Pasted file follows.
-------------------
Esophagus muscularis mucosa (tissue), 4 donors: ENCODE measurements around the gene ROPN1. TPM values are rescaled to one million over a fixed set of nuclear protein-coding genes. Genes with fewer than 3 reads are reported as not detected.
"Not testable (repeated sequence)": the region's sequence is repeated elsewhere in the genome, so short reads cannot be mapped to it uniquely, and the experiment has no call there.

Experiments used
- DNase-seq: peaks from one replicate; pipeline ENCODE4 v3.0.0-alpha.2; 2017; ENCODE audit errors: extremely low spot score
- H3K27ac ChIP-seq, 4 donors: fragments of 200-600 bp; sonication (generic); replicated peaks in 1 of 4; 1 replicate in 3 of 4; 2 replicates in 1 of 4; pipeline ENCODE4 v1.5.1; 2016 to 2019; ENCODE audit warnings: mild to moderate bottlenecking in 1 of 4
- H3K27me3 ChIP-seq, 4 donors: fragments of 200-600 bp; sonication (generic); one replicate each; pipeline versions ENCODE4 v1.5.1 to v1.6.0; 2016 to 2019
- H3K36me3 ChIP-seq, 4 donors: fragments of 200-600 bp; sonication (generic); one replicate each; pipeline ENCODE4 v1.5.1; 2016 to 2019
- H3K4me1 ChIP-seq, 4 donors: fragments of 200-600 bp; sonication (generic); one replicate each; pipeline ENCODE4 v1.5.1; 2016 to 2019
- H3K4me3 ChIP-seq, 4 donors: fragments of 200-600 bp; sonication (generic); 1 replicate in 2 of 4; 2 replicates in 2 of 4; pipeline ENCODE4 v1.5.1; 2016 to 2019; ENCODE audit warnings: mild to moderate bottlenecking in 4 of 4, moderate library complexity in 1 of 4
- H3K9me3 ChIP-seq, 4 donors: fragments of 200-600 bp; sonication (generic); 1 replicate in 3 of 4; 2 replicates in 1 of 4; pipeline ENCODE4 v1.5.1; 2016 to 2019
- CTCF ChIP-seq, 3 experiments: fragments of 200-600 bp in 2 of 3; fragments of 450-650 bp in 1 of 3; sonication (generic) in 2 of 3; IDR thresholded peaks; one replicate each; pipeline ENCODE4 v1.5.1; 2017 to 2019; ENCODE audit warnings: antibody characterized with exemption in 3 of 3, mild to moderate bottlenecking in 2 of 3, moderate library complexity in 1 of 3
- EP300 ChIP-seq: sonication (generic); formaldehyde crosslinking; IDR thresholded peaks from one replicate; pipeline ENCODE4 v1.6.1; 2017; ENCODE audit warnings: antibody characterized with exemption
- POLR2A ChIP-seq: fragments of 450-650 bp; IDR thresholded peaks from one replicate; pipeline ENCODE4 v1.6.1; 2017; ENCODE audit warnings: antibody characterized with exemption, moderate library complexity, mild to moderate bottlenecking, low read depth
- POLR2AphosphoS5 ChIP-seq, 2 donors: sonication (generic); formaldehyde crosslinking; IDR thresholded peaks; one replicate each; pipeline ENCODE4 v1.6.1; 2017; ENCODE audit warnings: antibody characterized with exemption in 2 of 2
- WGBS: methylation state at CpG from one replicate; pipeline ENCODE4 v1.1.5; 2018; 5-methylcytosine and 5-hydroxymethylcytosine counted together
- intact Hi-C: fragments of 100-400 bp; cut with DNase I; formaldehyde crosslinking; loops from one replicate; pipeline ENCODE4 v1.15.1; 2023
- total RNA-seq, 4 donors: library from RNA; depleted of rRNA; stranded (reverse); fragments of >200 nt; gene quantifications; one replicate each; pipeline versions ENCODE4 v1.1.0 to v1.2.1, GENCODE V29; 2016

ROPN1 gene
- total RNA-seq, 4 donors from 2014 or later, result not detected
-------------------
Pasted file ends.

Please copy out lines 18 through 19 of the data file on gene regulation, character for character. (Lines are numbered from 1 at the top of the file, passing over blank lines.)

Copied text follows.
ROPN1 gene
- total RNA-seq, 4 donors from 2014 or later, result not detected